• Completely agree; scrum doesn't require particular methods but we have traditionally used use cases or user stories for creating part of the product or sprint backlog, but found it hard to adapt our usual methods to this new system to be developed. My question might be a bit broad in that regard. – Zimano Mar 2 '17 at 20:02
  • 1
    @Zimano Given the information, it's too broad to give anything more specific than "change your methods - find a new technique". – Thomas Owens Mar 2 '17 at 20:04
  • I was asking for an alternative to use cases when there are no user interactions with the system, in that regard I was planning to change methods by asking about this technique. What could I do to improve the question more? – Zimano Mar 2 '17 at 20:05
  • @Zimano I don't think you need to improve the question. Any method of capturing requirements can feed an iteration just as well as any other. I once ran iterations with a formal software requirements specification. The answer to your question is "any of them". If you want a more specific suggestion, I'm not sure what else you can provide. – Thomas Owens Mar 2 '17 at 20:14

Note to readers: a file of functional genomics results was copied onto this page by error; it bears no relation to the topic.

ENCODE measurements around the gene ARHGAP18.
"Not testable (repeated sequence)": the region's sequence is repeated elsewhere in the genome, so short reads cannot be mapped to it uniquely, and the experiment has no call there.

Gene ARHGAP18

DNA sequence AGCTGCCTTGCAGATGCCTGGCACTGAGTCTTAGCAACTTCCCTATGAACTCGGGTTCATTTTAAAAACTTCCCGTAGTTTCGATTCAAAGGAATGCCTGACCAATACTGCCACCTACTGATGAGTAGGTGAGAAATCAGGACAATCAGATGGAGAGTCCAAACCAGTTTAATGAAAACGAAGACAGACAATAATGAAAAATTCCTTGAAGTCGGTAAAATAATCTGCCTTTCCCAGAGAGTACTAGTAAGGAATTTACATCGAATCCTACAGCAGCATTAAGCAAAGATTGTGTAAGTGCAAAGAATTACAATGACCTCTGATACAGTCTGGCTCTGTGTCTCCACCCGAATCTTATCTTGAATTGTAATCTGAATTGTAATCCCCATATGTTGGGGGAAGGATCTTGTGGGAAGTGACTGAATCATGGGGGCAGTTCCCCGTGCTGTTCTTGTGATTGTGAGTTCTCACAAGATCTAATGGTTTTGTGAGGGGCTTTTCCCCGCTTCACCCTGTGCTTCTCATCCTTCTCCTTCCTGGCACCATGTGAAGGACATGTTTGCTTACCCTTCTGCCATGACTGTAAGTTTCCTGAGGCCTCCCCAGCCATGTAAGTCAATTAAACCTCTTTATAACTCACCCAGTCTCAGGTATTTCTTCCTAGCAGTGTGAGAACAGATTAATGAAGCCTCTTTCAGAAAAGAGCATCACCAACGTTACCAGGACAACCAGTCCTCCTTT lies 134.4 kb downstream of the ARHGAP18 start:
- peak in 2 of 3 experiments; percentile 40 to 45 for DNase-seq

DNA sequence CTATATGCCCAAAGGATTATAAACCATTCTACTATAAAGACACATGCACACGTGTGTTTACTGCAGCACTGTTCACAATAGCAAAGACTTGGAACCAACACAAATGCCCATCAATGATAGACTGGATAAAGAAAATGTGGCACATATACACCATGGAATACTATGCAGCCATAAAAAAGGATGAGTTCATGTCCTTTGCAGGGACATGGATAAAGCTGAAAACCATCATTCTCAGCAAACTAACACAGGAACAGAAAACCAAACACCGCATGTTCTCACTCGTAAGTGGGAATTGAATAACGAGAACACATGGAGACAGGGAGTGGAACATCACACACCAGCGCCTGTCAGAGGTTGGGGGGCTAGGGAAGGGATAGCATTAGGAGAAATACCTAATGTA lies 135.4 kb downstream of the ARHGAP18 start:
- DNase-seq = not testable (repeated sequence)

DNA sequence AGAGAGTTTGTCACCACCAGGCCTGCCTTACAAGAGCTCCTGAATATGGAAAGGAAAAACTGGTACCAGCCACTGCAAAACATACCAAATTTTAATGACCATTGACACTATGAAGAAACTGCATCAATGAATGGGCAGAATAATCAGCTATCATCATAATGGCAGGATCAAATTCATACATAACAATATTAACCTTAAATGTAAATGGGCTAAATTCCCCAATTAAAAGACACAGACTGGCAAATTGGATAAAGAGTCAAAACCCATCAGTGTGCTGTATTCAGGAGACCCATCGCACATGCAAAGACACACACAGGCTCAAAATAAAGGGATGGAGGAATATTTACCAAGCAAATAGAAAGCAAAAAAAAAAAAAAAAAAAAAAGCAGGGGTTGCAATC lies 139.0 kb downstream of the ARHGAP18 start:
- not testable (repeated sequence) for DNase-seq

0

All you have identified is that use case diagrams are unsuitable here. Without knowing the details of your system, it is pretty hard to advise.

Although UML has many diagrams, I rarely see a system modelled with anything other than these 3:

Maybe see if the latter 2 are a good fit for you.

This of course assumes you wanted to stick with UML. As others have intimated there is a myriad of possible methods for achieving the same.

N.B. you mention Agile/Scrum but that really has little bearing here.

  • 1
    State machines can be handy (whatever UML may call them) – Nick Keighley Mar 3 '17 at 9:24

Your Answer

By clicking “Post Your Answer”, you agree to our terms of service, privacy policy and cookie policy

Not the answer you're looking for? Browse other questions tagged or ask your own question.